Formula 1 is widely viewed as one of the most potentially dangerous sports in the planet.
While the drivers are widely recognised as the people who appear to be in the most danger, you also have to spare a thought for the pit-crew for all the teams.
There is so much pressure on these individuals to get things right, and it is not like they have time on their side.
Literally every second matters, and every mistake is magnified to the nth degree.
This season has seen a number of unsafe releases in the pit lane, and a serious injury at the Chinese GP, where one of Ferrari's mechanics suffered a broken leg.
It has led to F1 race director Charlie Whiting preparing to present a possible solution to the teams in the next few weeks.
"We can introduce a few things to improve, to decrease the likelihood of mistakes," Whiting told the official Formula 1 website.
"We have learned something. We need to again analyse things to ensure things that we do, we do it precisely to make sure everyone follows that.
"The challenge is deciding which bits needs to be automated and which bits need to be operated by a human. I think I have a clear idea on what we might need to do for the future but I will be discussing it with the teams in the coming weeks I say."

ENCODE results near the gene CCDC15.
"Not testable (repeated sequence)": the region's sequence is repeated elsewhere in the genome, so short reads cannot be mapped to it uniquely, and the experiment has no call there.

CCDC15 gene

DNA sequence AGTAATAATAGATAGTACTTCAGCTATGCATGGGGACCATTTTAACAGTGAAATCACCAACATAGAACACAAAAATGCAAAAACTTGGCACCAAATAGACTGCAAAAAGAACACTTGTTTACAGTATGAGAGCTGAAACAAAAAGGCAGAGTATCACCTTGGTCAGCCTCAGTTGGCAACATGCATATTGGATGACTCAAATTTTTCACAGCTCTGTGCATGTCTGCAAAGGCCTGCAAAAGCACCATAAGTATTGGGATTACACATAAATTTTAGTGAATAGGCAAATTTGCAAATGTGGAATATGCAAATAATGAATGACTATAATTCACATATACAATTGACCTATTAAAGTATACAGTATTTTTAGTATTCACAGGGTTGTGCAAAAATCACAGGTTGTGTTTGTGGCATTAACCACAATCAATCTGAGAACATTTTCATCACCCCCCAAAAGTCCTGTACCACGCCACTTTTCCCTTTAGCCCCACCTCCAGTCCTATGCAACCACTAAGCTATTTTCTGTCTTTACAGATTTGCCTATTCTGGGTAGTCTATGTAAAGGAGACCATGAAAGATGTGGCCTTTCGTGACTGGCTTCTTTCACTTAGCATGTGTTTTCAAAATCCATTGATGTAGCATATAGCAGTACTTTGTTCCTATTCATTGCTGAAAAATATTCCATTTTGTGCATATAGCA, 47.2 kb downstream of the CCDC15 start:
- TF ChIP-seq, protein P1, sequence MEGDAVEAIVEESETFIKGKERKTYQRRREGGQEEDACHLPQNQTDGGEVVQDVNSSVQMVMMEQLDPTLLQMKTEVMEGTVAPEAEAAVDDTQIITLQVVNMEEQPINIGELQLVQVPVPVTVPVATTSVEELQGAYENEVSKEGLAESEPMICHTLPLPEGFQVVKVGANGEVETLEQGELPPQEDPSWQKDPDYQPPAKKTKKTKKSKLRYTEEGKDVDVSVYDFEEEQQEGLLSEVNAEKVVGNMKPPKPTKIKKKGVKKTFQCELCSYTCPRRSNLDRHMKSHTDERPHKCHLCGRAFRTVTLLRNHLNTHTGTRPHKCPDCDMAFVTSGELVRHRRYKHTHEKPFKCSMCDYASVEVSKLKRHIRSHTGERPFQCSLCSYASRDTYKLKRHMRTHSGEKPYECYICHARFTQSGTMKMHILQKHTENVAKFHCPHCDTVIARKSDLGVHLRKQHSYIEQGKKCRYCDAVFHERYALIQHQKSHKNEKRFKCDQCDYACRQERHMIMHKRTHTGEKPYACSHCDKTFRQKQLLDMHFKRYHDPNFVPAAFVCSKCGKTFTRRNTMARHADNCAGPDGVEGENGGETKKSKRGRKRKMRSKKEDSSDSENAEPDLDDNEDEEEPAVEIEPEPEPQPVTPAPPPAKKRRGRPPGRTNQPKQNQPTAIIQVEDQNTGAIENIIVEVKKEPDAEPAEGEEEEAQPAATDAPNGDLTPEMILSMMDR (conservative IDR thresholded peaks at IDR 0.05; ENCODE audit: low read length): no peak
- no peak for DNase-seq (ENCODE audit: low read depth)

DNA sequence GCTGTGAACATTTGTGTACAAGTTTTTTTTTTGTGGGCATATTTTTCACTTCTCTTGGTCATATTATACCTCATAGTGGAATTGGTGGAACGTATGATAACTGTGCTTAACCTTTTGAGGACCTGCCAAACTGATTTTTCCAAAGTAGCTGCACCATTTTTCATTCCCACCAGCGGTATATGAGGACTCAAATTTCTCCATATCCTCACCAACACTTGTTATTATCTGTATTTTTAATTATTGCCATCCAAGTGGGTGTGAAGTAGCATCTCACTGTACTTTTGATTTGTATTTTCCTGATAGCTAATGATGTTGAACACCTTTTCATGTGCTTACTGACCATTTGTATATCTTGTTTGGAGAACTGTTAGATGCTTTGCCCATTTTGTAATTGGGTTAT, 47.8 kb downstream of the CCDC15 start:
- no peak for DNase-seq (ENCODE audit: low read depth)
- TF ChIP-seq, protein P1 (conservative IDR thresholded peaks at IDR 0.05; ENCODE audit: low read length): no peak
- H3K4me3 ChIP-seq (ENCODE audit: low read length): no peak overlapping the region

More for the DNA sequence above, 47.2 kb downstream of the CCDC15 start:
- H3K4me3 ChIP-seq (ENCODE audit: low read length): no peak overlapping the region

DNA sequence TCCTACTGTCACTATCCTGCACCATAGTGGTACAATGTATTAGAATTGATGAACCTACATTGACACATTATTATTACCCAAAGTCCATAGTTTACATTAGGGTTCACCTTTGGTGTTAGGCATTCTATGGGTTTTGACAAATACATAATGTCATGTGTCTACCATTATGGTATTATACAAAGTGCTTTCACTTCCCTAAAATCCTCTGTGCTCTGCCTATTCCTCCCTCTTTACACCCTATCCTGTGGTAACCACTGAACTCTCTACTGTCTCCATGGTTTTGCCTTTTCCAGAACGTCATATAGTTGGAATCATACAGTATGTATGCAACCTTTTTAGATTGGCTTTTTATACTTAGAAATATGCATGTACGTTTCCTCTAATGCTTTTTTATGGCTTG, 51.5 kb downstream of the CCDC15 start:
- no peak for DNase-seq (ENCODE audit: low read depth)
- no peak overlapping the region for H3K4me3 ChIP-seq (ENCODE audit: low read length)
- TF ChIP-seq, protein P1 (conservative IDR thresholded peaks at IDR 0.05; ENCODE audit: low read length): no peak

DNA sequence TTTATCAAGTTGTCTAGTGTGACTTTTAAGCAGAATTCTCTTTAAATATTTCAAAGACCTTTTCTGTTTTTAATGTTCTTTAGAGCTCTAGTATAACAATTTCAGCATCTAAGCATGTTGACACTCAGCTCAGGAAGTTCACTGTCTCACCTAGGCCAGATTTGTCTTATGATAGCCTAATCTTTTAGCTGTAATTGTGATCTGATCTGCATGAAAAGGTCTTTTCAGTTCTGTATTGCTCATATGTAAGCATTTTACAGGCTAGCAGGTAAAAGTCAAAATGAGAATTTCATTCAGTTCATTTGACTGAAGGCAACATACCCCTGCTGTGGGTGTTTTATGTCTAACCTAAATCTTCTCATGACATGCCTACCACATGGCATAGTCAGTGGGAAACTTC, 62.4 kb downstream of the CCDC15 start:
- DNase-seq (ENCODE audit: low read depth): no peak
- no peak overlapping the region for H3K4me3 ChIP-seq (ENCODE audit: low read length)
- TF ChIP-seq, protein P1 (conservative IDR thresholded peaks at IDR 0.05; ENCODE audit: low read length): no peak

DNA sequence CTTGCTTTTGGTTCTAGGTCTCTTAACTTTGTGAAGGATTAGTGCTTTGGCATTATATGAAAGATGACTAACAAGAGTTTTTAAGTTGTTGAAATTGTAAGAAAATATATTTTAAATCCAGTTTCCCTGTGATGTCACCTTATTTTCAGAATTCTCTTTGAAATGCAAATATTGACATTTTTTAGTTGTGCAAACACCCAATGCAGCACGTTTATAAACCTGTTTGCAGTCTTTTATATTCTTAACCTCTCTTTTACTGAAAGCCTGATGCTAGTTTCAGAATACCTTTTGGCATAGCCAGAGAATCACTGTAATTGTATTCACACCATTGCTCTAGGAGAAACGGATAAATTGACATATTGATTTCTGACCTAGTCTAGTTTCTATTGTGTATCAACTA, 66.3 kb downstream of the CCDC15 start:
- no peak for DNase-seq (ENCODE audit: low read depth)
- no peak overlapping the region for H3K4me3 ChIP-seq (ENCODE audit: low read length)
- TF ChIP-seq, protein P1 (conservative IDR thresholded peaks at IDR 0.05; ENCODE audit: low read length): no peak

Everyone has to play their part at a pit stop, it is the definition of a team effort.
It is the job of the mechanic on the wheelgun to press a button when his change is complete.
When all four wheels are done, the driver is given a green light and each team appoints a mechanic who can override the system.
There has been some talk that a two-wheel gun sensor could be implemented in the near future which would make it easier for all concerned.
It is a system that some teams have already implemented.
“I don't think there's any reason to standardise [the system]," Whiting added. "We need to make sure among other things that there is no possibility for the guy to give the OK until those two conditions have been met.
"Some teams have a torque sensor on the gun and they have a position sensor.
"If you only have the torque sensor, you can gun the nut on and it can be cross-threaded and it'll show the required torque but it won't be tight, which is what happened to both Haas cars for example and the McLaren on Friday [in China].
"So some teams have got that as well as a position sensor, so if it gets to the required torque and it hasn't moved the right amount, then it says it's not done.
"So you're using two sensors in order to tell the operator that it’s actually done up. Then he presses the button, the jack drops and the car goes.”
It is an issue that has many different layers, but as long as the safest protocol is undertaken at all times then that is the main concern.